Oct 302012
 

Published: October 30, 2012

Matthew Ryan Williams for The New York Times
The location of an extension campus that Northeastern University is planning to build in Seattle.

In Seattle, Virtual University Will Have a Physical Campus, Too

By KIRK JOHNSON

SEATTLE — With name tags clipped on and PowerPoint at the ready, officials from Northeastern University invited prospective students in one night last week for a peek at a new extension campus, 2,500 miles from the school’s home in Boston and about as far northwest as you can get in the lower 48 without swim fins. It is a trend that many colleges and universities have embraced in recent years — remote campuses to extend the brand and the flow of tuition checks.

But there was more going on here. And all the new dean, J. Tayloe Washburn, had to do to demonstrate that was walk to the bank of windows in the meeting room where the prospects and the staff had congregated and throw wide his arms: the headquarters buildings of the tech giant Amazon.com filled the view under a gray Seattle mist.

“We’re very aware we’ll be sitting across the street from 12,000 Amazon workers,” said Mr. Washburn, a prominent Seattle lawyer and former chairman of the Greater Seattle Chamber of Commerce.

Remember the notion that technology would destroy the idea of place, creating work forces of telecommuters and disembodied companies — or universities, for that matter — that were no longer anchored anywhere because they did not have to be? Turns out to have been entirely wrong, say Northeastern officials, who are enthused over what they see as a post-recession technology boom in the making in places like Seattle, and one where postgraduate science and technology workers are in particularly short supply

Being where the action is, with a smile and shoeshine and the reputation of a 114-year-old research university to back it all up, they say, is more important than ever. Starting in January, Northeastern will offer online graduate-level courses here, taught by instructors back East, alongside real classroom courses in a Seattle neighborhood called South Lake Union, once more known for warehouses than Wi-Fi. In recent years, a cluster of health science research and computer science companies have also gathered to rub shoulders with Amazon.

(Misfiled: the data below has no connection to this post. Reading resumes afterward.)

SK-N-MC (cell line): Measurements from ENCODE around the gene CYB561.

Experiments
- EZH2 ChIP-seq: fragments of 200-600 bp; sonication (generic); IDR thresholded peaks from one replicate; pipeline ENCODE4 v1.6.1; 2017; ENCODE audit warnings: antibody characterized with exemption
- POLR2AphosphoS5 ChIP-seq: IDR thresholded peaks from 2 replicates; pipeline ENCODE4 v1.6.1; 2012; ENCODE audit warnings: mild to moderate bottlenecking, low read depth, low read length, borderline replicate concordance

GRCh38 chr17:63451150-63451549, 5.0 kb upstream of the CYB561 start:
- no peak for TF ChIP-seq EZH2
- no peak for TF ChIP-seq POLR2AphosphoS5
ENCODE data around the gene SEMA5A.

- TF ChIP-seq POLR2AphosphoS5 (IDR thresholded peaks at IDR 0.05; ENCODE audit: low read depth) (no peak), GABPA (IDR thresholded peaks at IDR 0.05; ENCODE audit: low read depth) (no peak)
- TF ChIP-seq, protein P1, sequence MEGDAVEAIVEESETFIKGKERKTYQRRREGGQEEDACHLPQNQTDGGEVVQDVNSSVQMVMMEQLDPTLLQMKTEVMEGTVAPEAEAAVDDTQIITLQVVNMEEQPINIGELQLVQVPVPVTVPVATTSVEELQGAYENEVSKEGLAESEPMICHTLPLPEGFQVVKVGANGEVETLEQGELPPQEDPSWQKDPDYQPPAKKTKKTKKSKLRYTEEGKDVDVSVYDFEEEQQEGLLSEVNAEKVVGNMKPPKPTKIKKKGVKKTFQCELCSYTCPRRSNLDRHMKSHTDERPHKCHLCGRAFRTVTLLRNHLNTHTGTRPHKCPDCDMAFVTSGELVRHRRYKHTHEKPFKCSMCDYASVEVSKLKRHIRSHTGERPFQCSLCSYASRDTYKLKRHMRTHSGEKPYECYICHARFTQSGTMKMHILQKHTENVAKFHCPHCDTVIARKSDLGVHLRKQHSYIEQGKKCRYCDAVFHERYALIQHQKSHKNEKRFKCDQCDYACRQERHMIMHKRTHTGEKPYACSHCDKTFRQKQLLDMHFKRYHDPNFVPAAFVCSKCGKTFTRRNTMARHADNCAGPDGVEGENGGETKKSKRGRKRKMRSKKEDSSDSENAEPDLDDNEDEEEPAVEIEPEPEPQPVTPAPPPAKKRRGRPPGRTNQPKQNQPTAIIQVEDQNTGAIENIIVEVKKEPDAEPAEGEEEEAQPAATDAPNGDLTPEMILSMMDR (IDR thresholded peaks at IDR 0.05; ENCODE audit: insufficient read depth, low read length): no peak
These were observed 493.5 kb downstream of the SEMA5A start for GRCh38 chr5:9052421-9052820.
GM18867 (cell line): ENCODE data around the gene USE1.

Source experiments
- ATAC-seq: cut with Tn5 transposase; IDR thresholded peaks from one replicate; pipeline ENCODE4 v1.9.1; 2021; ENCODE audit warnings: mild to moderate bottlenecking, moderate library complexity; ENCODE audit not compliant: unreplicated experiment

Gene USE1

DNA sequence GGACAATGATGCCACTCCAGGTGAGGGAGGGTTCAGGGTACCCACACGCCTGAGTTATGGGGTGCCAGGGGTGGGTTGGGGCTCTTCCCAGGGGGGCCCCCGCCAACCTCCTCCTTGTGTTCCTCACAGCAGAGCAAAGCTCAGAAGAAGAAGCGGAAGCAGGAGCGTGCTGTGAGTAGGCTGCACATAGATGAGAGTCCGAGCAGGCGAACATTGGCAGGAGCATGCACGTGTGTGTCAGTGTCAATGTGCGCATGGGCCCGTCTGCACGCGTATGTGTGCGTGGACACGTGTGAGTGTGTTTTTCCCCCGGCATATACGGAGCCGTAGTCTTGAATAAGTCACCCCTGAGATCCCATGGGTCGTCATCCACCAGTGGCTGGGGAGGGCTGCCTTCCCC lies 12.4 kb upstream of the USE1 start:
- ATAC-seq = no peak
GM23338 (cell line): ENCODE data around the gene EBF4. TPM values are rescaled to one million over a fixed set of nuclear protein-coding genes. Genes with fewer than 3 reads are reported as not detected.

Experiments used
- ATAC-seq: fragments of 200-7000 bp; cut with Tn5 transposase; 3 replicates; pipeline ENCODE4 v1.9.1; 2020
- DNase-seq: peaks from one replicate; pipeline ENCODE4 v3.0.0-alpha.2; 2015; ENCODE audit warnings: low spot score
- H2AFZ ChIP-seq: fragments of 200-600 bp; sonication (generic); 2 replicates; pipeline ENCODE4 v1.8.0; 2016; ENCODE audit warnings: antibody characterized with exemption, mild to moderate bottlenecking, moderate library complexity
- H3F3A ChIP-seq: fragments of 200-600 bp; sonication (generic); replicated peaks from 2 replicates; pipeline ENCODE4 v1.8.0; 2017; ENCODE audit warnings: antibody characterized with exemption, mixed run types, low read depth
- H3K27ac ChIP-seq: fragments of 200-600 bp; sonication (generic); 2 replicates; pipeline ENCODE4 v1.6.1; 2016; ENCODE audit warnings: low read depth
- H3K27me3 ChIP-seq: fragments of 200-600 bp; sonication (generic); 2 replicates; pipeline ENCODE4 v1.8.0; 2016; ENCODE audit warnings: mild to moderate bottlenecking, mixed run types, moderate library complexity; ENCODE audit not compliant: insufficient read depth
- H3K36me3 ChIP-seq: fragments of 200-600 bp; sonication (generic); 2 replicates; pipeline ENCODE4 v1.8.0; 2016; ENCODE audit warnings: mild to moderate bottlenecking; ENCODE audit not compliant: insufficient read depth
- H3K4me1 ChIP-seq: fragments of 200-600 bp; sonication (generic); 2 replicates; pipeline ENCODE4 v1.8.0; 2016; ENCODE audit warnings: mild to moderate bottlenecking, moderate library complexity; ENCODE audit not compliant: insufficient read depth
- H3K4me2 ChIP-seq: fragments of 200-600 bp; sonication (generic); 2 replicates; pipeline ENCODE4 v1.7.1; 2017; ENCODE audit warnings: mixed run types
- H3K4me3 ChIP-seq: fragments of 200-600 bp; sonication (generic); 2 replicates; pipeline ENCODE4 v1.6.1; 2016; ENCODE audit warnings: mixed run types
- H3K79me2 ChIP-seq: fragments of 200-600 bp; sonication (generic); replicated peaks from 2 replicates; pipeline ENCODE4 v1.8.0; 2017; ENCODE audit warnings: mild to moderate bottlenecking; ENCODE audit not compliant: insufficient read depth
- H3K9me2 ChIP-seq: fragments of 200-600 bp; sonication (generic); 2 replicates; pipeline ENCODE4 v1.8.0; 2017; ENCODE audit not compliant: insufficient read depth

“You have to be present on the ground, you have to understand the community, you have to become part of the community,” Northeastern’s president, Joseph E. Aoun, said in a telephone interview. A reliance on remote learning alone does not, he said, build relationships, a word he used repeatedly. “It’s mutually reinforcing — the virtual is going to lead you to have the need for a physical presence and physical contact,” he said, “and the physical contact is being supplemented by the virtual dimensions.”

Economists and urban affairs experts say that in a strange way, the Great Recession intensified the concentration of technology workers here that Northeastern is aiming for. Industries like finance and construction, which had been big local job generators before the crash, fell away sharply, but Seattle-area stalwarts like Amazon, Boeing and Microsoft continued to grow, or at least hold stable.

At the same time, the University of Washington — the dominant higher education institution in Seattle, and also a neighbor to Amazon — got battered by years of deep budget cuts and tuition increases during the recession, as did many other public universities across the nation.

“What the recession did is it froze a lot of people in place,” said Margaret O’Mara, an associate professor at the University of Washington who teaches American urban history and has written widely about technology centers, especially Silicon Valley. “But it also, in a way, entrenched the geography of innovation, in part because people weren’t selling and buying homes with such quickness and it was a little harder to change jobs.” And all that compounded the larger trend, she said: “In a digital world, place matters more than ever.”

The president of the Seattle Metropolitan Chamber of Commerce, Maud Daudon, said that having Northeastern in town, especially in the emerging hub around Amazon, could itself be a new draw to the area. “Northeastern’s presence will help to close the gap between businesses trying to fill positions, and trained, qualified candidates available to go to work,” she said.

She said that with thousands of people expected to move into the area in the next few years, there is even talk of a South Lake Union area public school. As of the middle of this year, 20 residential apartment and condominium projects were under construction downtown, up from three in 2010, according to the Downtown Seattle Association, a nonprofit economic development group.

But prospective students dropping in to check out Northeastern’s new digs mostly had to imagine it. The classrooms are still virtual, as in still under construction.

“I’m the new dean of a campus that doesn’t exist yet,” Mr. Washburn said in welcoming the attendees as they munched on sandwiches.

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